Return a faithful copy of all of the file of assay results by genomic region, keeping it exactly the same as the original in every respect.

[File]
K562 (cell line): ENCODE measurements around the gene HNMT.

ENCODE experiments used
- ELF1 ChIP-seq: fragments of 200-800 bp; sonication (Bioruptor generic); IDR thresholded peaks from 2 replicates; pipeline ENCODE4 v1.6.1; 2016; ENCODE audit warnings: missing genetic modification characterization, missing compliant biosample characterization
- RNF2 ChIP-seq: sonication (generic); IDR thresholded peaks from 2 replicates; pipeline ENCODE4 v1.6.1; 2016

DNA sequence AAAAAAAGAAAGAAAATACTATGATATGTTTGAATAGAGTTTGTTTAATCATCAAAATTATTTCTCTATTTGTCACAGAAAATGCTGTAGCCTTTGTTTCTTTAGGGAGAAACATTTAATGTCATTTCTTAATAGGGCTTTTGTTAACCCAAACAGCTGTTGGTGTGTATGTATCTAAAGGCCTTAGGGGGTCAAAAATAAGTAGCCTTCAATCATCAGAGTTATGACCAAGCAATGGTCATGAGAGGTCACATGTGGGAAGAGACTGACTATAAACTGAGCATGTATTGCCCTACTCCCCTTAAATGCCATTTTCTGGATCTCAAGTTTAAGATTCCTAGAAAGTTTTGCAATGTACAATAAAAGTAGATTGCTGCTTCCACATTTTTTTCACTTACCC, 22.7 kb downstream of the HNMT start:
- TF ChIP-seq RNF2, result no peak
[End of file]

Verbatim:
K562 (cell line): ENCODE measurements around the gene HNMT.

ENCODE experiments used
- ELF1 ChIP-seq: fragments of 200-800 bp; sonication (Bioruptor generic); IDR thresholded peaks from 2 replicates; pipeline ENCODE4 v1.6.1; 2016; ENCODE audit warnings: missing genetic modification characterization, missing compliant biosample characterization
- RNF2 ChIP-seq: sonication (generic); IDR thresholded peaks from 2 replicates; pipeline ENCODE4 v1.6.1; 2016

DNA sequence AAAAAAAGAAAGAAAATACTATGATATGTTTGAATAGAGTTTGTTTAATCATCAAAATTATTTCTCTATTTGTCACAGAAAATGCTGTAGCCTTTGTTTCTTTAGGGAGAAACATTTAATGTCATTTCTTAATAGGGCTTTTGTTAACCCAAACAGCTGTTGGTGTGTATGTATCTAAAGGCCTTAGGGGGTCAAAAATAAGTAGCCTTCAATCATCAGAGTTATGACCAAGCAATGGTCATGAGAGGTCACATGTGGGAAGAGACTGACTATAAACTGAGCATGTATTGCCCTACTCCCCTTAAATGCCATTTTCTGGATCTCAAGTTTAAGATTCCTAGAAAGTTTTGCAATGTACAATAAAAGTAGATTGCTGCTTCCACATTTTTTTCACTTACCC, 22.7 kb downstream of the HNMT start:
- TF ChIP-seq RNF2, result no peak